Brain Freeze

Earlier this week the weather report warned of cold and very chilly temperatures around midnight and in the early morning hours.  A picture of two women wearing puffy ski jackets, hats, and scarves even accompanied the article.  Those chilly temperatures?  68 degrees.  Yeah, I was still sleeping with the air conditioner on…

Sorry friends and family who are beginning to pull out sweaters and snuggle up under fleece blankets after being pelted by sleet and cold, drizzly rain.  At least you have your Pumpkin Spice Lattes, bonfires, and Hallmark Channel movies.  Meanwhile, despite the “cold” morning temperatures, the afternoon and evening temperatures are still high enough to generate a bright red face, a rolling sweat, and the need to change shirts at least twice daily.  I am over here still looking for that ice cold treat guaranteed to take the edge off- – besides a frosty margarita.

Paleta de mango

Paletas, or popsicles, are one of my favorites.  No need for a stick here.  Fresh fruit is mashed, sugared to taste (if necessary), and poured into a plastic baggie.  The juice and chunks of fruit are then frozen.  If the fruit used is watermelon, even the seeds are tossed in for good measure!  Venders fill their coolers and set off for baseball diamonds, busy street corners, and plazas- -really almost anywhere they will find people needing relief.  Paletas are sold for about five pesos each.  At that price, why not buy two?  You just tear the corner of the baggie with your teeth and enjoy!  Mango, pineapple, and strawberry are crowd favorites.


Nieve, the Spanish word for snow, is used interchangeably with helado, the word for ice

Nieves de coco, piña colada, and chicle

cream.  Nieves are water, not dairy based.  Fresh fruit, water, and other natural ingredients are mixed by hand giving the treat a creamier appearance than paletas.  The mixing process can take from 90 to 120 minutes.  Nieves are served in a cone, cup, or a plastic baggie.  Popular flavors include pistachio, chicle, and tamarind.  I bought mine at one of our local grocery store for about eight pesos.


While the difference between a paleta and nieve is subtle, it is there.  My good friend, Jesús, straightened me out.  I thought I was sharing a paleta with him.  After eating it, he corrected me.  It is all about texture.

Finally,  there is the raspado.  I recently came across a gentleman with his raspado cart at a street festival.  I do not believe he had ever had a customer so excited to try his concoction.  My excitement was contagious, as my group of friends lined up behind me. Raspados are shaved ice, natural fruit juice, fresh fruit, and a bit of sweetened condensed milk.  Yes, basically a snow cone, but better.  Real fruit juice and chunks of fresh fruit are game changers.  The condensed milk adds interesting flavor as well.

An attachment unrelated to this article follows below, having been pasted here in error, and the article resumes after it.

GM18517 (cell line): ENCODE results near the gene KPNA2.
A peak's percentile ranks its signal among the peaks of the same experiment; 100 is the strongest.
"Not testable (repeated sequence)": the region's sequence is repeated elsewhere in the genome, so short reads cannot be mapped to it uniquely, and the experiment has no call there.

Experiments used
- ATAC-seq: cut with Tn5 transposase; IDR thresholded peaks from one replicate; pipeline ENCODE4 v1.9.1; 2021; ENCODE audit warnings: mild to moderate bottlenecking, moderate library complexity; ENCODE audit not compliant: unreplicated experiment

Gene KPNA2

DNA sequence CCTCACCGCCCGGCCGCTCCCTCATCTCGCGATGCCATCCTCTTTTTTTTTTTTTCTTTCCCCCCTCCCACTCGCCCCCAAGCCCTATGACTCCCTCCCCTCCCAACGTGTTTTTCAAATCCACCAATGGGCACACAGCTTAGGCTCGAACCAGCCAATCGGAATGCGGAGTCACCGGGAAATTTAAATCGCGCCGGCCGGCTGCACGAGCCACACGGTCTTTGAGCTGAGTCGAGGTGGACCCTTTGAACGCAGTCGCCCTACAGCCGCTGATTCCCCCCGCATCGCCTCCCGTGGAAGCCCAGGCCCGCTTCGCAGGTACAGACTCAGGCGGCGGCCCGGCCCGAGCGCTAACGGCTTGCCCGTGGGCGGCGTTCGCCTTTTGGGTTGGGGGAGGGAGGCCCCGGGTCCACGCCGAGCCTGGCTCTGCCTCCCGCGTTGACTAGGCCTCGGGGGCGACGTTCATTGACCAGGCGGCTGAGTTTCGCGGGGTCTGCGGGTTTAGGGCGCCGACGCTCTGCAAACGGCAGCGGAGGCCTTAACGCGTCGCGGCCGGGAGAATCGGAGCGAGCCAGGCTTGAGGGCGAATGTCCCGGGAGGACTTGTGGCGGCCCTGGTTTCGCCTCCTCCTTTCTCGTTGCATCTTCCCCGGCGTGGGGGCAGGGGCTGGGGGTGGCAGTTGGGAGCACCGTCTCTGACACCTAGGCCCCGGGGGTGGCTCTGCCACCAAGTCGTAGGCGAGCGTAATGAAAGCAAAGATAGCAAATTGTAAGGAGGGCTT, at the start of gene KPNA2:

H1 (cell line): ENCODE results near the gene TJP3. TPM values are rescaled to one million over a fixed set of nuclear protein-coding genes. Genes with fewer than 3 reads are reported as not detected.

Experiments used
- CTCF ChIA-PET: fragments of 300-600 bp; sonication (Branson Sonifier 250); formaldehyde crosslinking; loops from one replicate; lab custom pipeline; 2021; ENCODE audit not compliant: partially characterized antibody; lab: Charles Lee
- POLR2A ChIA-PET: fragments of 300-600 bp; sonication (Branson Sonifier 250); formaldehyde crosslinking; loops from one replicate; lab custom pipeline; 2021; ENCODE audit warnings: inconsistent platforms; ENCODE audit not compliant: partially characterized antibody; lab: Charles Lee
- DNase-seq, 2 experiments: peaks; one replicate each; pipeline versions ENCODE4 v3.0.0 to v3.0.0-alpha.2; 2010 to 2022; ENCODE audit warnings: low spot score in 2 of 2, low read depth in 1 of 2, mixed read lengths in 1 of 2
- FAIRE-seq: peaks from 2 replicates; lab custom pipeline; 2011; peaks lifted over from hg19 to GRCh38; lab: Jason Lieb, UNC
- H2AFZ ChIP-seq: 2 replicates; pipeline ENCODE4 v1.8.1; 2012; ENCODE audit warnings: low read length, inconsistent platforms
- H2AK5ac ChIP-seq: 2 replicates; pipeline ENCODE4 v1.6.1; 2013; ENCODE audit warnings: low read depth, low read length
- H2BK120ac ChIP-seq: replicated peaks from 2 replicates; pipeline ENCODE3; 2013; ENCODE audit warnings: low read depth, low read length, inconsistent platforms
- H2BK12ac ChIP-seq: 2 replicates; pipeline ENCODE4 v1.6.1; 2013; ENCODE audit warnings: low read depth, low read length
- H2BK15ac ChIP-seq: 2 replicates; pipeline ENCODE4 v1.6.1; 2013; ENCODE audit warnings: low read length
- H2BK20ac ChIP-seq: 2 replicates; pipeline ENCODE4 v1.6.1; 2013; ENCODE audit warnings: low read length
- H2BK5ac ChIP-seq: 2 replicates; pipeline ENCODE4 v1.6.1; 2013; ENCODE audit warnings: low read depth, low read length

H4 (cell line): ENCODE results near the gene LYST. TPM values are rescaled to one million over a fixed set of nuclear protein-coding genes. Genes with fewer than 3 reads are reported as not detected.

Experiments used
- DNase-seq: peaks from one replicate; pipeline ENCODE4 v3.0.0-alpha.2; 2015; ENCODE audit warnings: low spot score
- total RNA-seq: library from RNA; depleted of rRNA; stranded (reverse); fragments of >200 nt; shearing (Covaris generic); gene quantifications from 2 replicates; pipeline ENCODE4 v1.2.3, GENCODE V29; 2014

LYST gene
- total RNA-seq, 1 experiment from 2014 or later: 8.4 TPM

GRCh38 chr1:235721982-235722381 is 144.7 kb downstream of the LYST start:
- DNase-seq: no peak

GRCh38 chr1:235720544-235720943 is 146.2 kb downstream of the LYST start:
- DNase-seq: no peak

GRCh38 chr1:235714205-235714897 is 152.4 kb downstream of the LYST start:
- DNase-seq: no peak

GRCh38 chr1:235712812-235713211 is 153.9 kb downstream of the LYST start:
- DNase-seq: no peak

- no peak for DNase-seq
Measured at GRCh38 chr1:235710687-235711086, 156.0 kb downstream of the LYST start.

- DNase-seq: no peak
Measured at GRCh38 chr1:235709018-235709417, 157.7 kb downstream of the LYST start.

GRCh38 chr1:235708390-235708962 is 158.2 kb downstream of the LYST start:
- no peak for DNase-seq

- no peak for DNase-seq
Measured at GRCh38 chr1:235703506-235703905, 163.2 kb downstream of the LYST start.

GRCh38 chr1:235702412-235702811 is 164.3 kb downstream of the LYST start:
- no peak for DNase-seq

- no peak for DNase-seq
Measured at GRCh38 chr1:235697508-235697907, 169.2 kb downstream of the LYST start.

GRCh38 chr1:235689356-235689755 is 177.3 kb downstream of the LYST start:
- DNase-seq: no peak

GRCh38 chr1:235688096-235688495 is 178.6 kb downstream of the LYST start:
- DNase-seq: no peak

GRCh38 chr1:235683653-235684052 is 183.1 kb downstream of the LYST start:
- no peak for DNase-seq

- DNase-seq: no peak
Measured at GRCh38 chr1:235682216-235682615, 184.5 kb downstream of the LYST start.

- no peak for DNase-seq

thumbnail-1While this particular vender offered fairly common varieties of the treat (peach, pinapple, grape, tamarind, and mango), one of the most popular raspados in Sonora is the Diablito, or Little Devil.  This is a hot and spicy snow cone made with tamarind, chamoy, chile en polvo (like Tajín), and lemon.  To add even more flavor, Diablitos are garnished with hot chile lollipops.  Once I work my way through the fruit varieties, maybe I will give this one a try.  Maybe.  But probably only if there is a very chilly morning.

My grande cost for the raspado was 25 pesos.  Each summer in Indiana, my family went through a Hawaiian Ice phase.  We were easily spending thumbnail-7$15.00 a week to get our fix.  At this rate, I can sample a new flavor daily and treat a friend!

Sure, there are days I miss the changing of the colors, the brisk breezes, wearing my favorite fall jacket, the anticipation of a weather delay from school, and Starbuck’s white hot chocolate.  But most days, I am perfectly content to use my teeth to rip open the end of a baggie of cold, fruit goodness and enjoy the pictures my friends are sharing.  At least I think it is them.  It can be hard to tell through their layers of cold weather gear.